However, if questions or issues arise, the presence of the Product Owner at the daily Scrum meeting may be essential to clarify any disputable items or make decisions fast. Product Owners can provide clarity on product backlog items and their priority, guiding the team to align their work with the overarching product strategy. As such, their presence at Scrum daily standup can increase this clarity as well as the overall efficiency of the development team.

Faster and better decision-making

Just like the POs participation in the Scrum daily standup can contribute to greater clarity, they can contribute to faster decision-making, should that be necessary. This works both ways: having the Product Owner at the daily meeting may result in faster decision-making, and the insights that the PO gathers during the daily meeting may help them make better, more informed decisions with regards to the product.

Of course, decisions on outstanding issues can be sought outside the Scrum daily standup. Bear in mind, however, that, in such a case, this may require organizing another meeting and thus the decision-making process may take more time, slowing down the project progress.

Better stakeholder alignment

From the Product Owner’s perspective, participation in Scrum daily standup can help them understand the challenges the team faces, which in turn can enhance the overall planning and better support for the development team. It also helps them to understand the product inside out, which is a big advantage when it comes to managing stakeholders and keeping things transparent for them.

Moreover, having the Product Owner present in the daily Scrum meeting fosters a deeper understanding of the project's vision and goals. It is yet another way for them to fulfill their mission as the bridge between stakeholders and the development team: he has firsthand knowledge on both sides and he is the best source of truth when it comes to imparting information between the two groups.

Enhanced communication and collaboration

Finally, regular participation of the Product Owner in daily meetings can result in a stronger, more collaborative relationship of the entire team. The more time they spend together, the stronger bonds they can develop. When physically present with the team, the PO can actively engage with them, engage in an open dialogue and encourage them to brainstorm new ideas and solutions.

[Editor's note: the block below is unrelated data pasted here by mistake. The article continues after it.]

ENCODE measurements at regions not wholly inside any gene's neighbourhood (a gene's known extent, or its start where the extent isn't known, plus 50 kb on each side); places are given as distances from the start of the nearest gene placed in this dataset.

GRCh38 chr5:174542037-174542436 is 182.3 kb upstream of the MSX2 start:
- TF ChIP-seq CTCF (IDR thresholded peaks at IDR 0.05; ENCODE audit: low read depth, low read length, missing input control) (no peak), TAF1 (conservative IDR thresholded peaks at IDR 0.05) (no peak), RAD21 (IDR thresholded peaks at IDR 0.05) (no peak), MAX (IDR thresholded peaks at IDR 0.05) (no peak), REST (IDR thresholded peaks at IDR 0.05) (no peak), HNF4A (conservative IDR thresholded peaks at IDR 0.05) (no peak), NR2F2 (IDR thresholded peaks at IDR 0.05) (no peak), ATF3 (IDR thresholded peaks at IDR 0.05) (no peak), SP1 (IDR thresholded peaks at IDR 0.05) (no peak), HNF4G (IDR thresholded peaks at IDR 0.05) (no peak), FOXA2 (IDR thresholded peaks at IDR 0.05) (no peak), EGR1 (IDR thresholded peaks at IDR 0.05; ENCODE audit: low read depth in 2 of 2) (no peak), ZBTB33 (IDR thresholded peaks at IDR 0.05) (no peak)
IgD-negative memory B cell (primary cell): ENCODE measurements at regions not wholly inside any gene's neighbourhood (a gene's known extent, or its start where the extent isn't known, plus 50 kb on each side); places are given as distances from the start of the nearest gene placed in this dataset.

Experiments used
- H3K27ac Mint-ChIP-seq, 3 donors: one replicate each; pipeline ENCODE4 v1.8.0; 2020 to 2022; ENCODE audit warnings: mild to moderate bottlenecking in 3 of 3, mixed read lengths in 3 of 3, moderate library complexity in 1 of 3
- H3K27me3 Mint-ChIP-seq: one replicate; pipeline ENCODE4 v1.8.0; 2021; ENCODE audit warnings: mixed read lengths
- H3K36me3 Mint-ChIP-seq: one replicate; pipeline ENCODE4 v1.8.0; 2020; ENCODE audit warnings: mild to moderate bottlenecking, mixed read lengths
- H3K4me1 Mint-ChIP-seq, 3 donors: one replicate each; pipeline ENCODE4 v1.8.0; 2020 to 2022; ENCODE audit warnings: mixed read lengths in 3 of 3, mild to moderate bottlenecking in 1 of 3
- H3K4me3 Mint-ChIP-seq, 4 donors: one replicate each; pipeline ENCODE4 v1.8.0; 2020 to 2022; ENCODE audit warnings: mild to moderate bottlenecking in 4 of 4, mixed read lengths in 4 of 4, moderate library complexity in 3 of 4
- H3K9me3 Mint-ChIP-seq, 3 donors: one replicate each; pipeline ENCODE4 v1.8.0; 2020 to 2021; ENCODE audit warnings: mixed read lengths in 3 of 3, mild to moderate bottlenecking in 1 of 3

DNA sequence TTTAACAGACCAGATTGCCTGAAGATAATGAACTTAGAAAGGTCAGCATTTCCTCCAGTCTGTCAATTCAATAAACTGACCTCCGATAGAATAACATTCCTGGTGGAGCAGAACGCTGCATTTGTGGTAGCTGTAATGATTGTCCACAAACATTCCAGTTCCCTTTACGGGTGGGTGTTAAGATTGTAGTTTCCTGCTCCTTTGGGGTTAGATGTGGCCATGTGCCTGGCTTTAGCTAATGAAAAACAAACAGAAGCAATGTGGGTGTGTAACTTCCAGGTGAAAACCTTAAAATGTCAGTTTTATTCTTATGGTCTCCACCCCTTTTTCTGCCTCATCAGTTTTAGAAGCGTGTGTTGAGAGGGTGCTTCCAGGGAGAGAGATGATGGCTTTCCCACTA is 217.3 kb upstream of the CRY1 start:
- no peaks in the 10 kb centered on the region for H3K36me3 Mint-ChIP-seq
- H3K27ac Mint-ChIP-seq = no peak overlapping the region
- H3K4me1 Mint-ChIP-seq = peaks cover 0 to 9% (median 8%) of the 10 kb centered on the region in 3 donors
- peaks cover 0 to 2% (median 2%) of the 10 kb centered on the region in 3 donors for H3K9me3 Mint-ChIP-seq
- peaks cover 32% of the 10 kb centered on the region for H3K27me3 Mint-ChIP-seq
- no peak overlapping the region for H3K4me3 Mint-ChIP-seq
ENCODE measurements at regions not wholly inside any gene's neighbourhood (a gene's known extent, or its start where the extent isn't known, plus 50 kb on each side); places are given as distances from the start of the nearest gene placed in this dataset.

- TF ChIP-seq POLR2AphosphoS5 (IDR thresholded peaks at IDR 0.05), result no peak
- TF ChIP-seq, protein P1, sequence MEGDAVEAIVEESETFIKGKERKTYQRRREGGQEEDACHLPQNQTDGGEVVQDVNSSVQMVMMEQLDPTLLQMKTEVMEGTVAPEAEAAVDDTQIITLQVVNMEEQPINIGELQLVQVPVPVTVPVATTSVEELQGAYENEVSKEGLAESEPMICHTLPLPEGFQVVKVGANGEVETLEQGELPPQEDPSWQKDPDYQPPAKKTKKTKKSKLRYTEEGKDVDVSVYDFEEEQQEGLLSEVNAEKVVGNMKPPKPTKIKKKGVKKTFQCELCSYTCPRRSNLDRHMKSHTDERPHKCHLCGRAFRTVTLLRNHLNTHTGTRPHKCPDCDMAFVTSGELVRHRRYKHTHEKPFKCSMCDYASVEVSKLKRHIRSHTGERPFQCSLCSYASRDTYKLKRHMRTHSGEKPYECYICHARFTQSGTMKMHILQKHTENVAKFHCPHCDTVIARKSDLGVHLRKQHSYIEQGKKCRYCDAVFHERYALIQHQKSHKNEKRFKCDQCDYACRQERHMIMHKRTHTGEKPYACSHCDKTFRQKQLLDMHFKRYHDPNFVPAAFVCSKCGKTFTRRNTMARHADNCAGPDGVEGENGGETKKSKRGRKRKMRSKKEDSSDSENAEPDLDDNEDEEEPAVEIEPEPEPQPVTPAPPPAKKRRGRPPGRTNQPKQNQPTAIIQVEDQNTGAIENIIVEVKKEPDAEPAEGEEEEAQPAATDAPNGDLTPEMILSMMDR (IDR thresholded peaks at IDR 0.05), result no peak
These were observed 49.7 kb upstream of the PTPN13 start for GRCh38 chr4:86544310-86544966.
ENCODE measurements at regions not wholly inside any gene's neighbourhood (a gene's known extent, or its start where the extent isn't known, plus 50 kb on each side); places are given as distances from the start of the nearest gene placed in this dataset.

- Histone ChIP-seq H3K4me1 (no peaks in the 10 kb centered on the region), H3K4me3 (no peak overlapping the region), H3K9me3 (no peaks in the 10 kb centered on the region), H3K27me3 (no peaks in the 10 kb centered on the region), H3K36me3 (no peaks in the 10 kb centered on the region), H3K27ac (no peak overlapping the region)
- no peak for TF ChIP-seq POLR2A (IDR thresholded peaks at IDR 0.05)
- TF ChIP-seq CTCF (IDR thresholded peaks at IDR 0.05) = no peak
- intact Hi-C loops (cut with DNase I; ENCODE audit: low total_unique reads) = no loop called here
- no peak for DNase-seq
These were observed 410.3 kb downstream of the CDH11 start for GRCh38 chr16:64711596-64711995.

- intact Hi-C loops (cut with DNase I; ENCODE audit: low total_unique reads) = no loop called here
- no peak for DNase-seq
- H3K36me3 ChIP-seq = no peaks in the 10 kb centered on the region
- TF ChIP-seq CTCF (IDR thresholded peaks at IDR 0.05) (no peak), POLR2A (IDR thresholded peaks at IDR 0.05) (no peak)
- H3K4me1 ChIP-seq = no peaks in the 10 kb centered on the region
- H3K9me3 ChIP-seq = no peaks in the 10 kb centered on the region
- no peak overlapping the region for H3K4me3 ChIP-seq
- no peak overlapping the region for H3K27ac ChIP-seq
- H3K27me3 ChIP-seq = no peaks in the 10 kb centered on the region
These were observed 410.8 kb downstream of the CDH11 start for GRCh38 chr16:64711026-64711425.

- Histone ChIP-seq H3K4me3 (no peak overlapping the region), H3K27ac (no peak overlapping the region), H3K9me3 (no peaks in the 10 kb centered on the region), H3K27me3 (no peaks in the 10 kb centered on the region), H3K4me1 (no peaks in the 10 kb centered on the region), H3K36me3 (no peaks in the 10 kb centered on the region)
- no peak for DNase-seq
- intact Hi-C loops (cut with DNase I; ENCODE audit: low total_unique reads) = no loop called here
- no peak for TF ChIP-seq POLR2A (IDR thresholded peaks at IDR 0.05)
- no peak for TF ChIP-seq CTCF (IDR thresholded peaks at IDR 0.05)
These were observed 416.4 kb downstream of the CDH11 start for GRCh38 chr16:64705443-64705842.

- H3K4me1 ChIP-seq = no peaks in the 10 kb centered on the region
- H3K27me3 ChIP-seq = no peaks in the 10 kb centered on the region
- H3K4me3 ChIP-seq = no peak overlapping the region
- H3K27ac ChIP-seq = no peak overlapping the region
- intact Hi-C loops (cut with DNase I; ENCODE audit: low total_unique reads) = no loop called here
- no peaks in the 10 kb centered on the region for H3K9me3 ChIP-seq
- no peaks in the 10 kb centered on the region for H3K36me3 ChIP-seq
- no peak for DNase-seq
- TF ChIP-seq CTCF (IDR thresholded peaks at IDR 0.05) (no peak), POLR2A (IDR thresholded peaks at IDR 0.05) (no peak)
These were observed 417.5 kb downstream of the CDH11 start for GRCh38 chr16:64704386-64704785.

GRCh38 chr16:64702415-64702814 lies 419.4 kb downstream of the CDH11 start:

The cons of Product Owner’s involvement in daily Scrum meeting

While the Product Owner's participation in Scrum daily standup can bring value, there are also potential drawbacks to consider. Here are some of the cons associated with their involvement in the daily Scrum meeting:

Purpose shift

The daily Scrum meeting is supposed to be a short, timeboxed meetup of 15 minutes, oriented at aligning the team with regards to their progress, any obstacles they're facing and planned tasks for the day. The primary focus here is on the team's self-organization.

However, the Product Owner's presence could unintentionally shift the focus of these meetings to strategic or long-term planning discussions, which isn't the purpose of Scrum daily standup. It may become a reporting meeting, rather than aligning the team, solving problems and brainstorming solutions.

If the Product Owner becomes too involved in the meeting, it may also become longer than assumed. As a consequence, some team members who passively listen to the discussions going on end up losing their time. In that case, the PO’s time isn’t used as it’s supposed to be either.

Loss of transparency